• Search Google Scholar
    • Export Citation
  • 21

    Cermakova Z, Petrkova J, Arakelyan A, Drabek J, Mrazek F, Lukl J & Petrek M. The MCP-1 -2518 (A to G) single nucleotide polymorphism is not associated with myocardial infarction in the Czech population. International Journal of Immunogenetics 2005 32 315–318.

    • Search Google Scholar
    • Export Citation
  • 22

    Simeoni E, Hoffmann MM, Winkelmann BR, Ruiz J, Fleury S, Boehm BO, Marz W & Vassalli G. Association between the A-2518G polymorphism in the monocyte chemoattractant protein-1 gene and insulin resistance and type 2 diabetes mellitus. Diabetologia 2004 47 1574–1580.

    • Search Google Scholar
    • Export Citation
  • 23

    Tabara Y, Kohara K, Yamamoto Y, Igase M, Nakura J, Kondo I & Miki T. Polymorphism of the monocyte chemoattractant protein (MCP-1) gene is associated with the plasma level of MCP-1 but not with carotid intima-media thickness. Hypertension Research 2003 26 677–683.

    • Search Google Scholar
    • Export Citation
  • 24

    Rovin BH, Lu L & Saxena R. A novel polymorphism in the MCP-1 gene regulatory region that influences MCP-1 expression. Biochemical and Biophysical Research Communications 1999 259 344–348.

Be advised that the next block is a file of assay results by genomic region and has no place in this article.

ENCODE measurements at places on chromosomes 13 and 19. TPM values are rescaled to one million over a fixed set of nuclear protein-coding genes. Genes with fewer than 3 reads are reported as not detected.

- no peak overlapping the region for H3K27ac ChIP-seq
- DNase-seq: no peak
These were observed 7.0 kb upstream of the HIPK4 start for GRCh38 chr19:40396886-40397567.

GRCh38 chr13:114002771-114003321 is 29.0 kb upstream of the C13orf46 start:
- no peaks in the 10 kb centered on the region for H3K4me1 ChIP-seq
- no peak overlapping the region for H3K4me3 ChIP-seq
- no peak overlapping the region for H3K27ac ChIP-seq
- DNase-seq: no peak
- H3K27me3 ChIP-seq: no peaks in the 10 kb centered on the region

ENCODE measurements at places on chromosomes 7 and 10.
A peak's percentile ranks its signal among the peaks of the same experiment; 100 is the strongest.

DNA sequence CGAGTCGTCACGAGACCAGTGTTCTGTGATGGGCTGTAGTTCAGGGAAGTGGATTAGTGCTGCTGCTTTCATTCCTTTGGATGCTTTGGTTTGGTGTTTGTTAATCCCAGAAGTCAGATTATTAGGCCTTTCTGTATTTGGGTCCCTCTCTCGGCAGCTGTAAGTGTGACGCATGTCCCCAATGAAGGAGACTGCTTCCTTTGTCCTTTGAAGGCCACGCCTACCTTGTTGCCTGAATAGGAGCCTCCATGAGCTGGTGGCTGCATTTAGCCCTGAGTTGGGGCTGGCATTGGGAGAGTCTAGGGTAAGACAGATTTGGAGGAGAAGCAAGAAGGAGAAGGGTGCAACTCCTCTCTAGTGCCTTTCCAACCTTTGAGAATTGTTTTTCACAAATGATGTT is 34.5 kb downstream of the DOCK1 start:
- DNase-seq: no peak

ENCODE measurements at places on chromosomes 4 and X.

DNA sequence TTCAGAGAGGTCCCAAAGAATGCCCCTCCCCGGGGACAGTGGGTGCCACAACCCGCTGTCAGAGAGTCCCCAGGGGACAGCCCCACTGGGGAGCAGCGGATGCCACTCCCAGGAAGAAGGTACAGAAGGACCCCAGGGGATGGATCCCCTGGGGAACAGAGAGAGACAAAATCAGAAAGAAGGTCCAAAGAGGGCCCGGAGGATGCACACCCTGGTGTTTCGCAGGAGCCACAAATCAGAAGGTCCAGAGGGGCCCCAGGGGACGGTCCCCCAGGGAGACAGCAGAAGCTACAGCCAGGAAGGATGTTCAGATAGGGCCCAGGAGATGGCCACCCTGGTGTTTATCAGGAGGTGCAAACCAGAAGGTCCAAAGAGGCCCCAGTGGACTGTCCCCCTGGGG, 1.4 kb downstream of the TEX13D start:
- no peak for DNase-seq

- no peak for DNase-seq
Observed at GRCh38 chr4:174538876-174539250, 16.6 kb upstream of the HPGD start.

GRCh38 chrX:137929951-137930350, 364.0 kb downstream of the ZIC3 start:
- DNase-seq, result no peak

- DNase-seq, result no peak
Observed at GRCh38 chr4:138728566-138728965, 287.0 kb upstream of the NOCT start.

• Search Google Scholar
    • Export Citation
  • 25

    Holle R, Happich M, Lowel H & Wichmann HE. KORA – a research platform for population based health research. Gesundheitswesen 2005 67 19–25.

    • Search Google Scholar
    • Export Citation
  • 26

    Wichmann HE, Gieger C & Illig T. KORA-gen-resource for population genetics, controls and a broad spectrum of disease phenotypes. Gesundheitswesen 2005 67 26–30.

    • Search Google Scholar
    • Export Citation
  • 27

    Rathmann W, Haastert B, Icks A, Lowel H, Meisinger C, Holle R & Giani G. High prevalence of undiagnosed diabetes mellitus in Southern Germany: target populations for efficient screening. The KORA survey 2000. Diabetologia 2003 46 182–189.

    • Search Google Scholar
    • Export Citation
  • 28

    Herder C, Muller-Scholze S, Rating P, Koenig W, Thorand B, Haastert B, Holle R, Illig T, Rathmann W, Seissler J, Wichmann HE & Kolb H. Systemic monocyte chemoattractant protein-1 concentrations are independent of type 2 diabetes or parameters of obesity: results from the Cooperative Health Research in the Region of Augsburg Survey S4 (KORA S4). European Journal of Endocrinology 2006 154 311–317.

    • Search Google Scholar
    • Export Citation
  • 29

    Muller S, Martin S, Koenig W, Hanifi-Moghaddam P, Rathmann W, Haastert B, Giani G, Illig T, Thorand B & Kolb H. Impaired glucose tolerance is associated with increased serum concentrations of interleukin 6 and co-regulated acute-phase proteins but not TNF-alpha or its receptors. Diabetologia 2002 45 805–812.

    • Search Google Scholar
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  • 30